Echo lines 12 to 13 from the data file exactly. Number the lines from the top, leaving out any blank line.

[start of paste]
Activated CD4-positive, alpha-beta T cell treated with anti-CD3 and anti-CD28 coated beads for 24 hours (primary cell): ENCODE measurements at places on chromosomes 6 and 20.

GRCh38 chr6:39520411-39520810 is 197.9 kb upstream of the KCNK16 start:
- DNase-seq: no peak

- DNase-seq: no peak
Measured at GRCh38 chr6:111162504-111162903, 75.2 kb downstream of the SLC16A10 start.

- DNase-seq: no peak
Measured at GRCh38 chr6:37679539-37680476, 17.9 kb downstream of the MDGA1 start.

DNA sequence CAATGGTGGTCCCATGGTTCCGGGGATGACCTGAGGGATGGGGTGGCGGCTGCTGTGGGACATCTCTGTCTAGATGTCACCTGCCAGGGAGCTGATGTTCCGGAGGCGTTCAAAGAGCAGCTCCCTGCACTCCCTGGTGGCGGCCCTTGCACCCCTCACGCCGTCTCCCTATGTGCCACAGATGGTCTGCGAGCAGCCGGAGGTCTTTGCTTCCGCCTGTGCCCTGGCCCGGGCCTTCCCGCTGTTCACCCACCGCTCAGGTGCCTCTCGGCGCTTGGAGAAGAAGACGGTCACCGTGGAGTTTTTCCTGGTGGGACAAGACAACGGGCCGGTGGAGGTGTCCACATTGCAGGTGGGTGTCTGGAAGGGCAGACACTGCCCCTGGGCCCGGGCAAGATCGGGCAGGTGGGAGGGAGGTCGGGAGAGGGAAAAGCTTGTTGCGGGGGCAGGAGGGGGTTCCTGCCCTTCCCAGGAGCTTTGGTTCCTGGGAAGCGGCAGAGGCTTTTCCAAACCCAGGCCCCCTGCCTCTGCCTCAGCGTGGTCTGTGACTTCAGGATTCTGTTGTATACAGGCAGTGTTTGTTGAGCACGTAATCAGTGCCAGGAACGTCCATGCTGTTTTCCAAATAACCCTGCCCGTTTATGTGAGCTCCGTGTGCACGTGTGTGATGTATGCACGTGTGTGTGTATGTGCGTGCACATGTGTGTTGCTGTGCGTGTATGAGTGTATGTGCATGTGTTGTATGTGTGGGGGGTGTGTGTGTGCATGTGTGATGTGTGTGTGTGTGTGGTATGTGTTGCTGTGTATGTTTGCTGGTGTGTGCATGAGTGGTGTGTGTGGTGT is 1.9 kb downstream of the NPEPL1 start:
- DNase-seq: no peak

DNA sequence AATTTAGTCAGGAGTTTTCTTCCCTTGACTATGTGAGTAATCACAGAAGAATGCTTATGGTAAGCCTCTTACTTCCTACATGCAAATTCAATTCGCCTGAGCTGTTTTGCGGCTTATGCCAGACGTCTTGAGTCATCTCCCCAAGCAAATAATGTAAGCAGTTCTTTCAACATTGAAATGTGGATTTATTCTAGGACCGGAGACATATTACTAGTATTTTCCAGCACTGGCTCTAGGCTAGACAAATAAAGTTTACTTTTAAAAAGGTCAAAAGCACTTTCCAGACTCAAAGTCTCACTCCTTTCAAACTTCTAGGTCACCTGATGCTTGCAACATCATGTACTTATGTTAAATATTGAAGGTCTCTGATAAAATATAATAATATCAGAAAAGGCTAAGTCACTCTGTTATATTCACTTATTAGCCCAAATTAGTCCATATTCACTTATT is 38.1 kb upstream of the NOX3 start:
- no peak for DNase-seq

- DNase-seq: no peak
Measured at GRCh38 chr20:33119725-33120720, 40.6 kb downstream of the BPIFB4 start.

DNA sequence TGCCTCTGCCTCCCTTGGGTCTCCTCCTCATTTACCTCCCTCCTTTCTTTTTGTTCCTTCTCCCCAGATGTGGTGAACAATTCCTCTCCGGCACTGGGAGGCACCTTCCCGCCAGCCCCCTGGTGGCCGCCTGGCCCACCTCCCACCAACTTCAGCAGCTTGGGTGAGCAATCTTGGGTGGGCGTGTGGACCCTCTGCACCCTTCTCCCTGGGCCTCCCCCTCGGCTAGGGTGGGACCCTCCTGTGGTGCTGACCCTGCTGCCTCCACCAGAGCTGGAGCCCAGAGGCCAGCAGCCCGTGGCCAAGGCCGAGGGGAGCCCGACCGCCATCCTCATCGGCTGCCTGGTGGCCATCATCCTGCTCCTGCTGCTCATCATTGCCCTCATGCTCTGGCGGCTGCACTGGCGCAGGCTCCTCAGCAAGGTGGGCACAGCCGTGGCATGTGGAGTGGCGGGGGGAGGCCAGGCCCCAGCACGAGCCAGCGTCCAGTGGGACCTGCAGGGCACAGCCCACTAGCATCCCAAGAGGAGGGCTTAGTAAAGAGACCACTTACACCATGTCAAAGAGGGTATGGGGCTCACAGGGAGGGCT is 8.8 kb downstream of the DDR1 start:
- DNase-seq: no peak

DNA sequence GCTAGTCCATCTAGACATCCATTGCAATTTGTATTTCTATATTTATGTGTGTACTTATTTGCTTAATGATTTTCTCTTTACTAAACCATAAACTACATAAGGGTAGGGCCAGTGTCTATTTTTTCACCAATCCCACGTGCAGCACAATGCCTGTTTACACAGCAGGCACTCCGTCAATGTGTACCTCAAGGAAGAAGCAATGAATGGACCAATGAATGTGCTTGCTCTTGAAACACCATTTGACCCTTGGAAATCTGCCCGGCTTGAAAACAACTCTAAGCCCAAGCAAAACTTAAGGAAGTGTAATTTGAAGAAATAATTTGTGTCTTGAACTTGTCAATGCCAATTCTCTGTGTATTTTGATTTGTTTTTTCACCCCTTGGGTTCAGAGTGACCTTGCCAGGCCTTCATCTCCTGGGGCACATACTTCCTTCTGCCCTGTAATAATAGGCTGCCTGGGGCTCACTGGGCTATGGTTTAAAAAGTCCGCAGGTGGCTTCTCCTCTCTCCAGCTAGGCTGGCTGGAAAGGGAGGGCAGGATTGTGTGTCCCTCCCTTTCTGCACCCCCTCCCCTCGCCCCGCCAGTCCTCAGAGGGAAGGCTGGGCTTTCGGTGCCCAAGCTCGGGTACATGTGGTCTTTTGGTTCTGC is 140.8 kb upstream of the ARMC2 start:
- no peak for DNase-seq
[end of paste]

- DNase-seq: no peak
Measured at GRCh38 chr20:33119725-33120720, 40.6 kb downstream of the BPIFB4 start.